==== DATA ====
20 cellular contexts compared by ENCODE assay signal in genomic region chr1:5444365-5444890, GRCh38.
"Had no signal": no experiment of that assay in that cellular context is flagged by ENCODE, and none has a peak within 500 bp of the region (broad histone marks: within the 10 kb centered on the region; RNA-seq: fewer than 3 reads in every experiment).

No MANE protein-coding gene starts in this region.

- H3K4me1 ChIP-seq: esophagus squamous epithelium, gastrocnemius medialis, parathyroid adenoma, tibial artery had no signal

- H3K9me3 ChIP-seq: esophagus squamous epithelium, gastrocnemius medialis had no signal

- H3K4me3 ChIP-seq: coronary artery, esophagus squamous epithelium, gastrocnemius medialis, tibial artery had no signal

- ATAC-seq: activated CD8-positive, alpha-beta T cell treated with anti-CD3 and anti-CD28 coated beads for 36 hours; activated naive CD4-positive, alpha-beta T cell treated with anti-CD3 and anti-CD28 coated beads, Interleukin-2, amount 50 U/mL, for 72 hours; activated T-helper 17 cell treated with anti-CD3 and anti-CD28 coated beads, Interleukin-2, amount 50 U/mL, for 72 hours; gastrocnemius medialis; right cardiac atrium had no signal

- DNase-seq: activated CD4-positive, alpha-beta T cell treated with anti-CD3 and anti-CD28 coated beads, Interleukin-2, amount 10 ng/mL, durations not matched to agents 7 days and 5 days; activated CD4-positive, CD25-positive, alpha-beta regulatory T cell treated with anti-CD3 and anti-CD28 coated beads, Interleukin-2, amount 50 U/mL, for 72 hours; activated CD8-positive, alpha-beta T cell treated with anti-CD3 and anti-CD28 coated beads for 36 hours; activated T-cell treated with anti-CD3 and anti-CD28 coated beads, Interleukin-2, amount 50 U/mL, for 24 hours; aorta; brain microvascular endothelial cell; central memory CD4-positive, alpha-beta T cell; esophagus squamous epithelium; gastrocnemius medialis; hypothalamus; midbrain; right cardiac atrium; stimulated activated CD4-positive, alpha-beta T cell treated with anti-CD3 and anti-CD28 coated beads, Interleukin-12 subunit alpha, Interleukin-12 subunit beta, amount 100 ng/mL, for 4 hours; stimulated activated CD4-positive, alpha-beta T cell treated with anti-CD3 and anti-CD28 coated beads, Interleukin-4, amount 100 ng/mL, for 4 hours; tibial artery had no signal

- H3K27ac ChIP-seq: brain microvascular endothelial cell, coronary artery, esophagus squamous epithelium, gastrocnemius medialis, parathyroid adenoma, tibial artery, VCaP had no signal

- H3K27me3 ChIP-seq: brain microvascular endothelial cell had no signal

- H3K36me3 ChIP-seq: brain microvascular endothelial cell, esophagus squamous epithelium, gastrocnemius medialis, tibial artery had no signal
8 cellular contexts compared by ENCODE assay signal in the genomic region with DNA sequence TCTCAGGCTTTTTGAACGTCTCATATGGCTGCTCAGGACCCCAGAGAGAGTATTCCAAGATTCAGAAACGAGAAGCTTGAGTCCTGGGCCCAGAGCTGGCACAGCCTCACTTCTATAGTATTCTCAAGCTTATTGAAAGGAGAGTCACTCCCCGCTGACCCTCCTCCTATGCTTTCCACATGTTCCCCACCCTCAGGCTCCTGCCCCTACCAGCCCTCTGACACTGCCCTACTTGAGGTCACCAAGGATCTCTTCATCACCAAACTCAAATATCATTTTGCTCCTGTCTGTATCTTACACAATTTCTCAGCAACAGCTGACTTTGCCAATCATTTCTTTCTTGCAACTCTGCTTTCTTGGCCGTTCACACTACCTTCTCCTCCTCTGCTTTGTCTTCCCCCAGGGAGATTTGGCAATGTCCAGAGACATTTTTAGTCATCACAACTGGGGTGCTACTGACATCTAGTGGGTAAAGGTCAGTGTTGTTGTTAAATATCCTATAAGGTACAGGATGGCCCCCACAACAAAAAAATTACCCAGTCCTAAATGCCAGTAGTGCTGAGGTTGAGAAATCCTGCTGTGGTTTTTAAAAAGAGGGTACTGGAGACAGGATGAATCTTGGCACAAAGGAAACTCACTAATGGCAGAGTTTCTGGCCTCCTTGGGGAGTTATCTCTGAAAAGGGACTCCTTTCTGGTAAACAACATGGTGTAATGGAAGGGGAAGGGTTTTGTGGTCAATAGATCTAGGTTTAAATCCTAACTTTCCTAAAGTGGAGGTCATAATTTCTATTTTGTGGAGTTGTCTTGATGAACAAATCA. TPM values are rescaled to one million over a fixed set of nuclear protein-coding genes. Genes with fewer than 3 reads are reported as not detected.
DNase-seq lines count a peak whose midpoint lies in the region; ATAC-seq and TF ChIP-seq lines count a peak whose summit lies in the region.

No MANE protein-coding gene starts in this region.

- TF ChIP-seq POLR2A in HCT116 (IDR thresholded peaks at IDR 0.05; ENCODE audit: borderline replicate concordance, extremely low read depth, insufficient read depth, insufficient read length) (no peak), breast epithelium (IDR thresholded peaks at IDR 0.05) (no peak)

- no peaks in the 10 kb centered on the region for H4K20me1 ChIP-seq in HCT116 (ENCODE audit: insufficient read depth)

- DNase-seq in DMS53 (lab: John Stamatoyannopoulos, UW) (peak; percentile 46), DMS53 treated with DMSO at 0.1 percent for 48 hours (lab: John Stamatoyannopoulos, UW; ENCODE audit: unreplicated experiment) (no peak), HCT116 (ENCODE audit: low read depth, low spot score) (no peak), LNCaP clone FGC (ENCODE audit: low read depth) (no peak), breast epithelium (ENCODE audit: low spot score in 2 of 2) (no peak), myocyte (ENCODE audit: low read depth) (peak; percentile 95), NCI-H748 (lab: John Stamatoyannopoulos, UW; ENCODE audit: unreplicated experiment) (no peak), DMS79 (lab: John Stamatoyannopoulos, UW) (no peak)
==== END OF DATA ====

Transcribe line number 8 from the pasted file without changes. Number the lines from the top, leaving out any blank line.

- DNase-seq: activated CD4-positive, alpha-beta T cell treated with anti-CD3 and anti-CD28 coated beads, Interleukin-2, amount 10 ng/mL, durations not matched to agents 7 days and 5 days; activated CD4-positive, CD25-positive, alpha-beta regulatory T cell treated with anti-CD3 and anti-CD28 coated beads, Interleukin-2, amount 50 U/mL, for 72 hours; activated CD8-positive, alpha-beta T cell treated with anti-CD3 and anti-CD28 coated beads for 36 hours; activated T-cell treated with anti-CD3 and anti-CD28 coated beads, Interleukin-2, amount 50 U/mL, for 24 hours; aorta; brain microvascular endothelial cell; central memory CD4-positive, alpha-beta T cell; esophagus squamous epithelium; gastrocnemius medialis; hypothalamus; midbrain; right cardiac atrium; stimulated activated CD4-positive, alpha-beta T cell treated with anti-CD3 and anti-CD28 coated beads, Interleukin-12 subunit alpha, Interleukin-12 subunit beta, amount 100 ng/mL, for 4 hours; stimulated activated CD4-positive, alpha-beta T cell treated with anti-CD3 and anti-CD28 coated beads, Interleukin-4, amount 100 ng/mL, for 4 hours; tibial artery had no signal